~ Consider the crossover of content offered in college and career exposures.
~ Beginning in upper elementary grades, start the discussion by asking, “How does a job differ from a career?” Trips should help students consider the differences between college/ workplace and home.
~ By late middle school and early high school, help students and parents learn about types of colleges (community/technical; open-access four-year; and selective); various credentials and degrees offered; and how for-profit and not-for-profit institutions compare. College and workplace representatives can help.
~ Help upper-grade students and parents develop understanding of the varying returns on investment from degrees and credentials, as well as variations by focus area. (Two-year associate degrees in engineering offer substantially higher earnings than many bachelor’s degrees in the humanities.) Explore these using accessible language, in student- and parent-friendly settings.
~ Make options such as dual high school/college enrollment clear for students and families, especially whether credits gained are transferable to institutions other than those in which they were earned, and/or count towards college majors, certificates, and professional credentials.
~ Help students and parents learn about options and requirements for transfer from two-year colleges to four-year institutions. Many states guarantee transfer when certain conditions are satisfied; these conditions must be clear in advance, so students can plan and take courses appropriately in two-year institutions.
~ Organize more complex college visits for juniors and seniors to learn about different housing options, fees, transportation, and other lifestyle and cost logistics, which vary by college type (e.g., most community colleges are not residential).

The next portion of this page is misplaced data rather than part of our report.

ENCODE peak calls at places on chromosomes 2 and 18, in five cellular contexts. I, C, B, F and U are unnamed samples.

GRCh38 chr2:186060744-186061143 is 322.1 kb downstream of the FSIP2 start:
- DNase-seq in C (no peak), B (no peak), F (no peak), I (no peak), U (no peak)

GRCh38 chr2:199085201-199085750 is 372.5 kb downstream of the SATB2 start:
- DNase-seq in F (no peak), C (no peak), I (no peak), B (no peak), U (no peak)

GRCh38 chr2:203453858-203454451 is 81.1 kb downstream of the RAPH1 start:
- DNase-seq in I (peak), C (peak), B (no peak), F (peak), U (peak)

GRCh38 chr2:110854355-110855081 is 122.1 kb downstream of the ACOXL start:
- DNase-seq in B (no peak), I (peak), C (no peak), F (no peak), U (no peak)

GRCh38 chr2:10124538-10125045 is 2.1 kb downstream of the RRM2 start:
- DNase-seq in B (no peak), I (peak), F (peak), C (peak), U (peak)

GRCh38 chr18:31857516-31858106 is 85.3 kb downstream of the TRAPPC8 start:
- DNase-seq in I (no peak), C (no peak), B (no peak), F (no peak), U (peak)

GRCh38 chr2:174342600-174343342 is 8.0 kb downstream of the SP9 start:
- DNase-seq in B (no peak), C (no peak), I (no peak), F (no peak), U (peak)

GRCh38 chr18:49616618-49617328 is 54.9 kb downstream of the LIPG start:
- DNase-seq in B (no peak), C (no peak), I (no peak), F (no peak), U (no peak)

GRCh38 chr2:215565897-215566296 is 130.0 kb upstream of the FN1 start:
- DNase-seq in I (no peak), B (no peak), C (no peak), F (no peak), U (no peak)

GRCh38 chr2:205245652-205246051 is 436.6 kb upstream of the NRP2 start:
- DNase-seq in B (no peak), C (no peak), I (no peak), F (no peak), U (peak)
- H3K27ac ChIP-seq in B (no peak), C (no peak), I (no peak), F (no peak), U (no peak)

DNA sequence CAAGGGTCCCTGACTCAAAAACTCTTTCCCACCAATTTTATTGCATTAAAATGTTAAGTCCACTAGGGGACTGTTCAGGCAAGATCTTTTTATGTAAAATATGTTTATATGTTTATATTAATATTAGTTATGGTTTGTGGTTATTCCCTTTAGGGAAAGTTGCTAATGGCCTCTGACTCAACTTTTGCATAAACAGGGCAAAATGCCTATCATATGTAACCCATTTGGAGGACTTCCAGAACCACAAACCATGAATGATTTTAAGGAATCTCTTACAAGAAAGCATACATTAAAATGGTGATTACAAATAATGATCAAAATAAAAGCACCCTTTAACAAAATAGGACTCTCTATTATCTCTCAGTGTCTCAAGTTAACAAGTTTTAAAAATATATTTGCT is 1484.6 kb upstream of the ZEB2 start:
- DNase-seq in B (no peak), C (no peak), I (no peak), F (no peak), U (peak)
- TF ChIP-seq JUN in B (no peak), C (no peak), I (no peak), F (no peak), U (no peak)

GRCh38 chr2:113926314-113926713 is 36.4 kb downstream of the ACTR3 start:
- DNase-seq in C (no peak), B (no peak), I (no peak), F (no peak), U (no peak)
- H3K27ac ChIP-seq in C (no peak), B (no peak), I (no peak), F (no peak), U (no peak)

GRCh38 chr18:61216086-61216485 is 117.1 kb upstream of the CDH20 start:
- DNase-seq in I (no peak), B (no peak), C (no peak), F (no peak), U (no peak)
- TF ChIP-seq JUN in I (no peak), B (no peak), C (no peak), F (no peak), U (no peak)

Research has shown that people do well in navigating complex decisions when they know how to ask for support, and when others know how to respond. Young people face the daunting challenge of finding the path to post-secondary opportunity; helping them do so is the responsibility of adults as advisors and co-navigators.
Here are some steps that should be on a navigation checklist:
~ Require students to meet with college/career counselors annually, starting in 9th grade, to set and revise goals and organize personal schedules. A “distributed counseling” pool of adults (see above) can enhance existing counseling capacity.
~ Help students and families understand “match,” “under-match” and “stretch” goals in college aspirations and/or work opportunities in relation to high school achievement. Many students “under-match,” perhaps choosing what seems easiest and most accessible (e.g., community college), not realizing that pursuing a more selective option could open the door to much greater institutional support that would greatly improve their chances of earning a degree.
~ Include parents and families in all matters related to college and career planning.
~ Teach students to manage standardized test timelines, finances, and requirements, especially where “gatekeeper” assessments (SAT, ACT, ACT Benchmarks, Work Keys, ASVAB, etc.) are required for college or career access. They must register for assessments, pay or obtain waivers, and take tests early enough to meet deadlines or retake them if necessary.